Continuing from Experiments with a little lisper tutorial, recall that at that moment I succeeded to compute with chemlambda a relative of the factorial, but not the factorial itself. Now, I learned how to do it and it works all the time (compared with 20% success last time). Last time I took a lambda term … Continue reading The working factorial →
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5:55 PM | The Boys Who Loved Birds
Phil McKenna in The Big Roundtable: “In this area you should go just behind me,” the stout man says, the th of his this buzzing like a bee. Then, as if to reassure me, he adds, “I’ve been here before,...
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5:46 PM | The Joyful, Gossipy and Absurd Private Life of Virginia Woolf
Emma Woolf in Newsweek: “I caused some slight argument with Leonard this morning by trying to cook my breakfast in bed. I believe, however, that the good sense of the proceeding will make it prevail; that is, if I can...
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5:42 PM | Nostalgia Just Became a Law of Nature
Simon Dedeo in Nautilus: John Ruskin called it the pathetic fallacy: to see rainstorms as passionate, drizzles as sad, and melting streams as innocent. After all, the intuition went, nature has no human passions. Imagine Ruskin’s surprise, then, were he...
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5:29 PM | Experiment.com
A for-profit company called Experiment connects researchers with public donors offers an alternative model for Life Science research. As you can see in the table below, this model could lead to cost-cutting in research and over-employment of junior academics. It could also lead to a qualitatively new and exciting form of public science engagement. I’m […]
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3:23 PM | Sunday Poem
—From the Washington Post - November 13, 1980: "It defies the laws of orbital mechanics as I understand them but two components of the fifth ring out are braided," said Dr. Bradford Smith of the University of Arizona, one of...
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2:01 PM | The Evolution Catechism
Adam Gopnik in The New Yorker: Darwin Day, February 12th, passed last week without much fuss, even from those of us who have written at length about the man it honors. Celebrating Charles Darwin’s birthday has some of the vibe...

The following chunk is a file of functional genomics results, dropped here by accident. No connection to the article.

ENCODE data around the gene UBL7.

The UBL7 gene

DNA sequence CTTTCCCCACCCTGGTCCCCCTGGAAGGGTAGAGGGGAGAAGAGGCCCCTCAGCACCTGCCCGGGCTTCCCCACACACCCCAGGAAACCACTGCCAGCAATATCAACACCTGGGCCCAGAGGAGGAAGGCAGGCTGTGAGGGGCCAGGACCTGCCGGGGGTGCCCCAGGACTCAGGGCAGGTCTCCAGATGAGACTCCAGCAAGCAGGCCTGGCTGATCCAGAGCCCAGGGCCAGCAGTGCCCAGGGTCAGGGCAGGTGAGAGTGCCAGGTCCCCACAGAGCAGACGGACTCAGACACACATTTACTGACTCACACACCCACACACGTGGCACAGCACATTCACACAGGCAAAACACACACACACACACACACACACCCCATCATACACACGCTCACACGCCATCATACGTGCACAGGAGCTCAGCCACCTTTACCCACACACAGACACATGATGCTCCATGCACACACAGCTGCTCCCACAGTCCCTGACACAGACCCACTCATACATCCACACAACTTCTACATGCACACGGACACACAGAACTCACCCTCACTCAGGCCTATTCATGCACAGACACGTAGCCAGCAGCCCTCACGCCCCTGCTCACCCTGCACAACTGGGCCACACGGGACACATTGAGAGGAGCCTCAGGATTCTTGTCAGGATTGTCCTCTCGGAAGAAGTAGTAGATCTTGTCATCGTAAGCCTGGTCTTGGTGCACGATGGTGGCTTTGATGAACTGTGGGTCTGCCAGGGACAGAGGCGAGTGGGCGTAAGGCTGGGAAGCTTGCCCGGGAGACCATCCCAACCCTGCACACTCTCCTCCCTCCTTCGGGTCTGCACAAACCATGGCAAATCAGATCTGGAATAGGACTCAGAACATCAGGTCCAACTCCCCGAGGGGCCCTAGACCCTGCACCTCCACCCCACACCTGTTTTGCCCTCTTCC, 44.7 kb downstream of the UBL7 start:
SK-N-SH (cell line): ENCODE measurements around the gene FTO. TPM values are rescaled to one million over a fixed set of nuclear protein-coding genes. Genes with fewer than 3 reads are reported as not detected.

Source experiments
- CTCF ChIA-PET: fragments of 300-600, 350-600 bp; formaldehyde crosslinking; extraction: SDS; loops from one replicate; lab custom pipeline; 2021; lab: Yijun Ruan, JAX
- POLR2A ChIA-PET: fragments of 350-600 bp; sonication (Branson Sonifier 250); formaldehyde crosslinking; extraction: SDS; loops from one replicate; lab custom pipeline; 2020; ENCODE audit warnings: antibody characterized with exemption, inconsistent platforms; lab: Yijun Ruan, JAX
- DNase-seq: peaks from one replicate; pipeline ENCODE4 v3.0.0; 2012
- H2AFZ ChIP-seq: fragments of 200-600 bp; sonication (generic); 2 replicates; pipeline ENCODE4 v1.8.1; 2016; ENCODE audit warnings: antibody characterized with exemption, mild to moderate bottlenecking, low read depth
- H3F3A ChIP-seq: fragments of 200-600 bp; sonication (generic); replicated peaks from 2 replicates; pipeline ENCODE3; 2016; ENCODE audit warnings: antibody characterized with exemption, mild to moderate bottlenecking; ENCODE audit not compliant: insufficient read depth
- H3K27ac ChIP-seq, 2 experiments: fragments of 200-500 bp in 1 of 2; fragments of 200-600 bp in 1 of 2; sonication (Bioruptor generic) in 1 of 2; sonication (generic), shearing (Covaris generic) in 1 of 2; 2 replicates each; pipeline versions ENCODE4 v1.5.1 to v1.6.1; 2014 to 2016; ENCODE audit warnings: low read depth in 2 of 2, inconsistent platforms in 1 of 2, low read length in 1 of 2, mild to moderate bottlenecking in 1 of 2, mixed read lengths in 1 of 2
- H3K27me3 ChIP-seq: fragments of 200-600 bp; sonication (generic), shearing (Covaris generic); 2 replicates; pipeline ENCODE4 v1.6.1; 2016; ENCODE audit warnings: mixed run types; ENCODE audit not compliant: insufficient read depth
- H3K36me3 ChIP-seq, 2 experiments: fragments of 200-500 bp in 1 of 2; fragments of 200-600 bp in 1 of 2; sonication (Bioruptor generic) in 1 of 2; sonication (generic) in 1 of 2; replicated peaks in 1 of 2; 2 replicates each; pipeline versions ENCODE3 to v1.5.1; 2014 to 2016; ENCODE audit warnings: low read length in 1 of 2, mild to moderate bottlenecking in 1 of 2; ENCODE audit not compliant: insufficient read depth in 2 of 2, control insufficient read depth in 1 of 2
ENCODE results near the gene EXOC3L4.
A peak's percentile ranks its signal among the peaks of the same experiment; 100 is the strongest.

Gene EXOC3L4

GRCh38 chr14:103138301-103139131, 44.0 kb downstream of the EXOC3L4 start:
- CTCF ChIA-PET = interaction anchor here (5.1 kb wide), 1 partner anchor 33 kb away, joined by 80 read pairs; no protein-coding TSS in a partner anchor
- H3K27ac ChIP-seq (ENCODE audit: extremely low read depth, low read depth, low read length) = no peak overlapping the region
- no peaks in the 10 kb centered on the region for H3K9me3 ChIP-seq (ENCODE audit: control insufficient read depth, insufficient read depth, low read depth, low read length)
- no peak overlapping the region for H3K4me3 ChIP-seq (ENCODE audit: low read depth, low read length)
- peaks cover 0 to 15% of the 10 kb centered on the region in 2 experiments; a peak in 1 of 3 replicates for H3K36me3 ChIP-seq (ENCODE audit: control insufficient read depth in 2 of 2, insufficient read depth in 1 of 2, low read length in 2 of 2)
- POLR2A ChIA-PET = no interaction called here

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1:48 PM | philip levine (1928 - 2015)
No summary available for this post.
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1:45 PM | Writing by Charles Bukowski
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1:43 PM | Breaking the Code: Biography of Alan Turing
No summary available for this post.
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1:04 PM | "Niggerization of America" - Cornel West
The fundamental irony of American history is that we follow the better angels of our nature when we honestly and compassionately confront the devilish realities we would like to ignore or deny. The founding of this most American of periodicals...
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12:05 PM | Through the looking glass: Shahzia Sikander, Pakistan’s most celebrated global icon of the arts
Raza Rumi in The Friday Times: It is a pity that I got to discover Shahzia Sikander’s work only when I left Pakistan. After her initial successes in the 1990s, with her migration to the United States, she slowly disappeared...
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4:57 AM | The Price of Black Ambition
Roxane Gay in the Virginia Quarterly Review: I am thinking about success, ambition, and blackness and how breaking through while black is tempered by so much burden. Nothing exemplifies black success and ambition like Black History Month, a celebratory month...

February 21, 2015

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10:36 PM | Dirty tactics by anti-fluoride activists in Taupo
Fly fishing in Lake Taupo. Image credit: Great lake Taupo Local body councils have had a gutsful of the fluoridation issue. Most councillors don’t have the skills to objectively judge submissions – and the field is so controversial they get … Continue reading →
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9:41 PM | In Defense of Islam
Ross Douthat in the New York Times: Consider this post a kind of complement, maybe, to my anti-anti-Crusades commentary of late. The big foreign policy piece that everyone is talking about this week, and deservedly, is Graeme Wood’s deep Atlantic...
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5:23 PM | The Silk Road might have started as a libertarian experiment, but it was doomed to end as a fiefdom run by pirate kings
Henry Farrell in Aeon: The Hidden Wiki holds the keys to a secret internet. To reach it, you need a special browser that can access ‘Tor Hidden Services’ – websites that have chosen to obscure their physical location. But even...